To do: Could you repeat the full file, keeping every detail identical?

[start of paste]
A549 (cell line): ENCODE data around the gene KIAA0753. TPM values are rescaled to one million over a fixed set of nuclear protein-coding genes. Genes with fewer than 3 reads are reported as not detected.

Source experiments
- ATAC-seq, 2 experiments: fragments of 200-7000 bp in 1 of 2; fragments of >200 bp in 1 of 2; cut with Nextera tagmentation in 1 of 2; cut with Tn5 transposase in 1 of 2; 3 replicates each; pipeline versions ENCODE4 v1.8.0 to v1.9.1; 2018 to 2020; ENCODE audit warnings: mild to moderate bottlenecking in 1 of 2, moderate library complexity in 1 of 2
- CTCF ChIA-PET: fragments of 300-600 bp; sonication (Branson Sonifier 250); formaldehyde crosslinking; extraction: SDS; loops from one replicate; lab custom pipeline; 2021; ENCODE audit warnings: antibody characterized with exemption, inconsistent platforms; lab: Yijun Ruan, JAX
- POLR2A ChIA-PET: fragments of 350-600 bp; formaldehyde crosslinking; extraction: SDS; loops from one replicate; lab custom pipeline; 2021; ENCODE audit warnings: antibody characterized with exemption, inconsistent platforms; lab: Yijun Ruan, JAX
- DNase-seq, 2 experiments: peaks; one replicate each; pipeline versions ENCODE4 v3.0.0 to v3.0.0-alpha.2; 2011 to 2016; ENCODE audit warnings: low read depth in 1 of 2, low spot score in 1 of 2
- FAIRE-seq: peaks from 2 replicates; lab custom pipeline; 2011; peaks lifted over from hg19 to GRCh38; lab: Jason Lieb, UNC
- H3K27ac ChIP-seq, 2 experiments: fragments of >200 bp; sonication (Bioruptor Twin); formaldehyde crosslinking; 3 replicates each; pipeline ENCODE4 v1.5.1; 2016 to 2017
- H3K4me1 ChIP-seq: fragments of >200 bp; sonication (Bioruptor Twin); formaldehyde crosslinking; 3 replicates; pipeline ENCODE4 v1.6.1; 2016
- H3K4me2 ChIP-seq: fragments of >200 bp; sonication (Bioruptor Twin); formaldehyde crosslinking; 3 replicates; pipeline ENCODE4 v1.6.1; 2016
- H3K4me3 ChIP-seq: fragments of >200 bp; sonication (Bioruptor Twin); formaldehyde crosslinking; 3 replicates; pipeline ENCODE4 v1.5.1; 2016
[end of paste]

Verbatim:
A549 (cell line): ENCODE data around the gene KIAA0753. TPM values are rescaled to one million over a fixed set of nuclear protein-coding genes. Genes with fewer than 3 reads are reported as not detected.

Source experiments
- ATAC-seq, 2 experiments: fragments of 200-7000 bp in 1 of 2; fragments of >200 bp in 1 of 2; cut with Nextera tagmentation in 1 of 2; cut with Tn5 transposase in 1 of 2; 3 replicates each; pipeline versions ENCODE4 v1.8.0 to v1.9.1; 2018 to 2020; ENCODE audit warnings: mild to moderate bottlenecking in 1 of 2, moderate library complexity in 1 of 2
- CTCF ChIA-PET: fragments of 300-600 bp; sonication (Branson Sonifier 250); formaldehyde crosslinking; extraction: SDS; loops from one replicate; lab custom pipeline; 2021; ENCODE audit warnings: antibody characterized with exemption, inconsistent platforms; lab: Yijun Ruan, JAX
- POLR2A ChIA-PET: fragments of 350-600 bp; formaldehyde crosslinking; extraction: SDS; loops from one replicate; lab custom pipeline; 2021; ENCODE audit warnings: antibody characterized with exemption, inconsistent platforms; lab: Yijun Ruan, JAX
- DNase-seq, 2 experiments: peaks; one replicate each; pipeline versions ENCODE4 v3.0.0 to v3.0.0-alpha.2; 2011 to 2016; ENCODE audit warnings: low read depth in 1 of 2, low spot score in 1 of 2
- FAIRE-seq: peaks from 2 replicates; lab custom pipeline; 2011; peaks lifted over from hg19 to GRCh38; lab: Jason Lieb, UNC
- H3K27ac ChIP-seq, 2 experiments: fragments of >200 bp; sonication (Bioruptor Twin); formaldehyde crosslinking; 3 replicates each; pipeline ENCODE4 v1.5.1; 2016 to 2017
- H3K4me1 ChIP-seq: fragments of >200 bp; sonication (Bioruptor Twin); formaldehyde crosslinking; 3 replicates; pipeline ENCODE4 v1.6.1; 2016
- H3K4me2 ChIP-seq: fragments of >200 bp; sonication (Bioruptor Twin); formaldehyde crosslinking; 3 replicates; pipeline ENCODE4 v1.6.1; 2016
- H3K4me3 ChIP-seq: fragments of >200 bp; sonication (Bioruptor Twin); formaldehyde crosslinking; 3 replicates; pipeline ENCODE4 v1.5.1; 2016